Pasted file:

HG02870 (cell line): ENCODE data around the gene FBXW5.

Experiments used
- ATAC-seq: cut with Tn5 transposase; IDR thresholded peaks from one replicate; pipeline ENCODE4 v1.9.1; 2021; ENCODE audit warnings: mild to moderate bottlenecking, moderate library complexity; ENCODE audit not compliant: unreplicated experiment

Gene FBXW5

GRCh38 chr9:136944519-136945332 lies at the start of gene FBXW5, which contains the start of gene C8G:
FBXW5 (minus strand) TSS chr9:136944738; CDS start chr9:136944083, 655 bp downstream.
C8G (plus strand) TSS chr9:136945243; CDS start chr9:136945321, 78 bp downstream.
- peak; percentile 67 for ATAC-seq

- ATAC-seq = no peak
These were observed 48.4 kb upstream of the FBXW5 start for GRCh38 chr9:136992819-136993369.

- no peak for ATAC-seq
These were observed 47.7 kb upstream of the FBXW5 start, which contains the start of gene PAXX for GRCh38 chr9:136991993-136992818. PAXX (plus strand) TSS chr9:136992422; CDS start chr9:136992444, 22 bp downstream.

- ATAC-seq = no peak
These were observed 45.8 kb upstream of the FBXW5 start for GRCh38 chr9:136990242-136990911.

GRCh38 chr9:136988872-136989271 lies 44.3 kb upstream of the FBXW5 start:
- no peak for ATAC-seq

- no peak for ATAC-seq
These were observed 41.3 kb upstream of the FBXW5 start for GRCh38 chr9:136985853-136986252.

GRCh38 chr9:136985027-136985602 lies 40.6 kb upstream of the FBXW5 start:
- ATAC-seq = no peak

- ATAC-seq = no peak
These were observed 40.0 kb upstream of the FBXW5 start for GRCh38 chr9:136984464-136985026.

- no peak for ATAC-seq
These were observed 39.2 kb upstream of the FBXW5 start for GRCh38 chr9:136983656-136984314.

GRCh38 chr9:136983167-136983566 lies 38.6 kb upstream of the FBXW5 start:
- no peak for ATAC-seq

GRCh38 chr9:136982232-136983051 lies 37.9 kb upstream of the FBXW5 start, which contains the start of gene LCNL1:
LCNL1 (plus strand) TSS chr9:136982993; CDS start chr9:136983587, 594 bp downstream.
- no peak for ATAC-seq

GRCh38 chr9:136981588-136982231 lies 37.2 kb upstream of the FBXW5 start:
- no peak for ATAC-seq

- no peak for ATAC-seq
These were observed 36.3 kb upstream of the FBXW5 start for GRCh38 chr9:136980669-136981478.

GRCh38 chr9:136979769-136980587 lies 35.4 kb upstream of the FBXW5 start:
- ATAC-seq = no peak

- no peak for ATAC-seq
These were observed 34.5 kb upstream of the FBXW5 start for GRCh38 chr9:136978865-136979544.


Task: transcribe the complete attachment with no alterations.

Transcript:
HG02870 (cell line): ENCODE data around the gene FBXW5.

Experiments used
- ATAC-seq: cut with Tn5 transposase; IDR thresholded peaks from one replicate; pipeline ENCODE4 v1.9.1; 2021; ENCODE audit warnings: mild to moderate bottlenecking, moderate library complexity; ENCODE audit not compliant: unreplicated experiment

Gene FBXW5

GRCh38 chr9:136944519-136945332 lies at the start of gene FBXW5, which contains the start of gene C8G:
FBXW5 (minus strand) TSS chr9:136944738; CDS start chr9:136944083, 655 bp downstream.
C8G (plus strand) TSS chr9:136945243; CDS start chr9:136945321, 78 bp downstream.
- peak; percentile 67 for ATAC-seq

- ATAC-seq = no peak
These were observed 48.4 kb upstream of the FBXW5 start for GRCh38 chr9:136992819-136993369.

- no peak for ATAC-seq
These were observed 47.7 kb upstream of the FBXW5 start, which contains the start of gene PAXX for GRCh38 chr9:136991993-136992818. PAXX (plus strand) TSS chr9:136992422; CDS start chr9:136992444, 22 bp downstream.

- ATAC-seq = no peak
These were observed 45.8 kb upstream of the FBXW5 start for GRCh38 chr9:136990242-136990911.

GRCh38 chr9:136988872-136989271 lies 44.3 kb upstream of the FBXW5 start:
- no peak for ATAC-seq

- no peak for ATAC-seq
These were observed 41.3 kb upstream of the FBXW5 start for GRCh38 chr9:136985853-136986252.

GRCh38 chr9:136985027-136985602 lies 40.6 kb upstream of the FBXW5 start:
- ATAC-seq = no peak

- ATAC-seq = no peak
These were observed 40.0 kb upstream of the FBXW5 start for GRCh38 chr9:136984464-136985026.

- no peak for ATAC-seq
These were observed 39.2 kb upstream of the FBXW5 start for GRCh38 chr9:136983656-136984314.

GRCh38 chr9:136983167-136983566 lies 38.6 kb upstream of the FBXW5 start:
- no peak for ATAC-seq

GRCh38 chr9:136982232-136983051 lies 37.9 kb upstream of the FBXW5 start, which contains the start of gene LCNL1:
LCNL1 (plus strand) TSS chr9:136982993; CDS start chr9:136983587, 594 bp downstream.
- no peak for ATAC-seq

GRCh38 chr9:136981588-136982231 lies 37.2 kb upstream of the FBXW5 start:
- no peak for ATAC-seq

- no peak for ATAC-seq
These were observed 36.3 kb upstream of the FBXW5 start for GRCh38 chr9:136980669-136981478.

GRCh38 chr9:136979769-136980587 lies 35.4 kb upstream of the FBXW5 start:
- ATAC-seq = no peak

- no peak for ATAC-seq
These were observed 34.5 kb upstream of the FBXW5 start for GRCh38 chr9:136978865-136979544.